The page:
Animal Poison Control Center’s 24-hour hotline at (888) 426-4435.
March is National Animal Poison Prevention Month, and we’d like to kick it off by sharing our list of toxins most commonly ingested by pets—and reported to the ASPCA Animal Poison Control Center (APCC)—in 2015. The APCC has revealed that for the first time ever, over-the-counter medications and supplements surpassed prescription medications to take the top spot. Check out the full list below!
Over-the-counter medications: These medications, including herbal and other natural supplements, attracted the most concern this year for the first time in the APCC’s history, with more than 28,500 cases reported. This category is exceptionally large, encompassing nearly 7,000 products.
Human prescription medications: Prescribed human medications fell to the second spot on the list, representing nearly 16% of all cases. The types of medication to which animals were most often exposed correlate with the most popular medications prescribed to humans.
Insecticides: Insect poisons accounted for nearly 9% of the calls to APCC (more than 15,000 cases). If label directions are not followed, these products can be very dangerous to pets.
Human foods: Pets—especially dogs, who ingest human foods more often than cats—can get into serious trouble by ingesting onions, garlic, grapes, raisins, alcohol and xylitol. More than 14,600 APCC cases in 2015 involved human foods.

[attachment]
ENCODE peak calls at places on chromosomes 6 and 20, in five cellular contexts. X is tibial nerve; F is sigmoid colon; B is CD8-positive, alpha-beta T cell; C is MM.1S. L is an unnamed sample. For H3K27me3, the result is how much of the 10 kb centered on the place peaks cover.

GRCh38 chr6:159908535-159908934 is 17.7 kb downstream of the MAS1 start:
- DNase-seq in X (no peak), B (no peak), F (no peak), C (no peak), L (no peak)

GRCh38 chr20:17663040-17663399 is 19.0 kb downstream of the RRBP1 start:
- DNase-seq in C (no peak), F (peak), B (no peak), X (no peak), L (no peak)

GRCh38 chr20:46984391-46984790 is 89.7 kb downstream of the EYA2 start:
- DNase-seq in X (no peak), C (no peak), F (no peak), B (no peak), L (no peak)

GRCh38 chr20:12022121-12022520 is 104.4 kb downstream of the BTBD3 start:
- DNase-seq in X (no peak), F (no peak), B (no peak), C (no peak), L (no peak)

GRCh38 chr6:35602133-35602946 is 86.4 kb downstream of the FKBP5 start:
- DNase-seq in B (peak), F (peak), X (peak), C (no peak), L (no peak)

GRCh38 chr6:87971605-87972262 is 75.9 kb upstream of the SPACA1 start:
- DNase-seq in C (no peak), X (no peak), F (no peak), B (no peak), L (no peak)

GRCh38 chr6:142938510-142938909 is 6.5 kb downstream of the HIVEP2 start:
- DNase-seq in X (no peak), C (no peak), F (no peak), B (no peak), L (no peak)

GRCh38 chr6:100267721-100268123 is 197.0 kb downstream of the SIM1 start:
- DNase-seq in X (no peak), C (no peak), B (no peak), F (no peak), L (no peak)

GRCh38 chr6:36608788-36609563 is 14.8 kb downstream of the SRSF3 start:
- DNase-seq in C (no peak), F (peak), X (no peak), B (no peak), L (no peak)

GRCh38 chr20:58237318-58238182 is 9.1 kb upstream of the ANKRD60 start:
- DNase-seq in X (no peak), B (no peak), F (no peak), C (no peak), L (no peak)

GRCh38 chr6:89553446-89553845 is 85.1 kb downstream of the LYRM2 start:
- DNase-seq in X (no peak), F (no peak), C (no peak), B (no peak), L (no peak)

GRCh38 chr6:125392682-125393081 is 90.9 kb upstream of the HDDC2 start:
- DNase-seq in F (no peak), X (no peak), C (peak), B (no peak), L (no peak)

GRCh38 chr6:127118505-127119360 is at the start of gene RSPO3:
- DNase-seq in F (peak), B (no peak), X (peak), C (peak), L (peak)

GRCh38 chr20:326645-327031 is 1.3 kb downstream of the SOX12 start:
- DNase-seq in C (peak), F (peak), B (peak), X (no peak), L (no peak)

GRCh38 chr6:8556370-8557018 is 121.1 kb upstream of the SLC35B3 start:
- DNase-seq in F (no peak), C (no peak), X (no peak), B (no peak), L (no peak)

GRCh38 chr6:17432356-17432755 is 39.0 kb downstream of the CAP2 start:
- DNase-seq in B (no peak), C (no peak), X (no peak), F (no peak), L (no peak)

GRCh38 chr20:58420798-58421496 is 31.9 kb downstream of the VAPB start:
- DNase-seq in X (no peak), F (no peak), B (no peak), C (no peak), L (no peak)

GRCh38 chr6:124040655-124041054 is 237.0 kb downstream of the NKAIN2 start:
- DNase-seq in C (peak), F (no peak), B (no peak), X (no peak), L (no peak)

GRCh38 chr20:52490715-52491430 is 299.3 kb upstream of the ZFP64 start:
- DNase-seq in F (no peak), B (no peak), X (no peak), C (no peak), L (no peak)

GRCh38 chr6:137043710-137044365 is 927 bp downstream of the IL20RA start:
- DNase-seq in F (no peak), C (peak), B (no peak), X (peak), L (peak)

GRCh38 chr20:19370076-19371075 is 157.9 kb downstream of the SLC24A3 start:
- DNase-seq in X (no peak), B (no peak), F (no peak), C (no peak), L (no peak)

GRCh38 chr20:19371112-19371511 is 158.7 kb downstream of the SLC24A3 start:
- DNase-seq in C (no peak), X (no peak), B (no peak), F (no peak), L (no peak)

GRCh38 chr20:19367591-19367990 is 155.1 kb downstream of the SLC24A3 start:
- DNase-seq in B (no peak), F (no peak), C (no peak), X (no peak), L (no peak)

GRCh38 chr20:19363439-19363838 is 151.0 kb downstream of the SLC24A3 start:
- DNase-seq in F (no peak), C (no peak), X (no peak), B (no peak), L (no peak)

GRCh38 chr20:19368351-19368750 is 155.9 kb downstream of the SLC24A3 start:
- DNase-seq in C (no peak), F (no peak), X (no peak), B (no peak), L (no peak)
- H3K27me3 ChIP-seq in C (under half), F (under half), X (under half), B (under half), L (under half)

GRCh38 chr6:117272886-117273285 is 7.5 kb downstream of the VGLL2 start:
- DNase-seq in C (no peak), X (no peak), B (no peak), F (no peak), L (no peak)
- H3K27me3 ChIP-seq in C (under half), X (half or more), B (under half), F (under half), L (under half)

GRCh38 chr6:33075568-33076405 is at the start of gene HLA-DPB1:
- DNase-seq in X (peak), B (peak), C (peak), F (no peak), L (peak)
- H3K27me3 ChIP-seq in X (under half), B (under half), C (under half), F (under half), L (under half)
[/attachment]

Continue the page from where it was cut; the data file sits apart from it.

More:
Household items: Products found around the home made up more than 14,000 cases in 2015. The most common items for this category include cleaning products, fire logs and paint.
Veterinary medications: Overdoses of medications prescribed by veterinarians represented more than 7% of total cases in 2015. Chewable medications are very appealing to pets, requiring extra caution.
Rodenticides: Rodent poisons can be just as toxic to pets as they are to the mice and rats these products are designed to kill. Last year, APCC handled more than 8,100 cases involving rodenticides.
Lawn and garden products. These products, including herbicides and fungicides, round out the top ten, accounting for 3% of all APCC calls. It’s incredibly important to store lawn and garden products out of the reach of pets.
Lilies Members of the Lilium spp. are considered to be highly toxic to cats. While the poisonous component has not yet been identified, it is clear that with even ingestions of very small amounts of the plant, severe kidney damage could result.
Marijuana Ingestion of Cannabis sativa by companion animals can result in depression of the central nervous system and incoordination, as well as vomiting, diarrhea, drooling, increased heart rate, and even seizures and coma.
Sago Palm All parts of Cycas Revoluta are poisonous, but the seeds or “nuts” contain the largest amount of toxin. The ingestion of just one or two seeds can result in very serious effects, which include vomiting, diarrhea, depression, seizures and liver failure.
Tulip/Narcissus bulbs The bulb portions of Tulipa/Narcissus spp. contain toxins that can cause intense gastrointestinal irritation, drooling, loss of appetite, depression of the central nervous system, convulsions and cardiac abnormalities.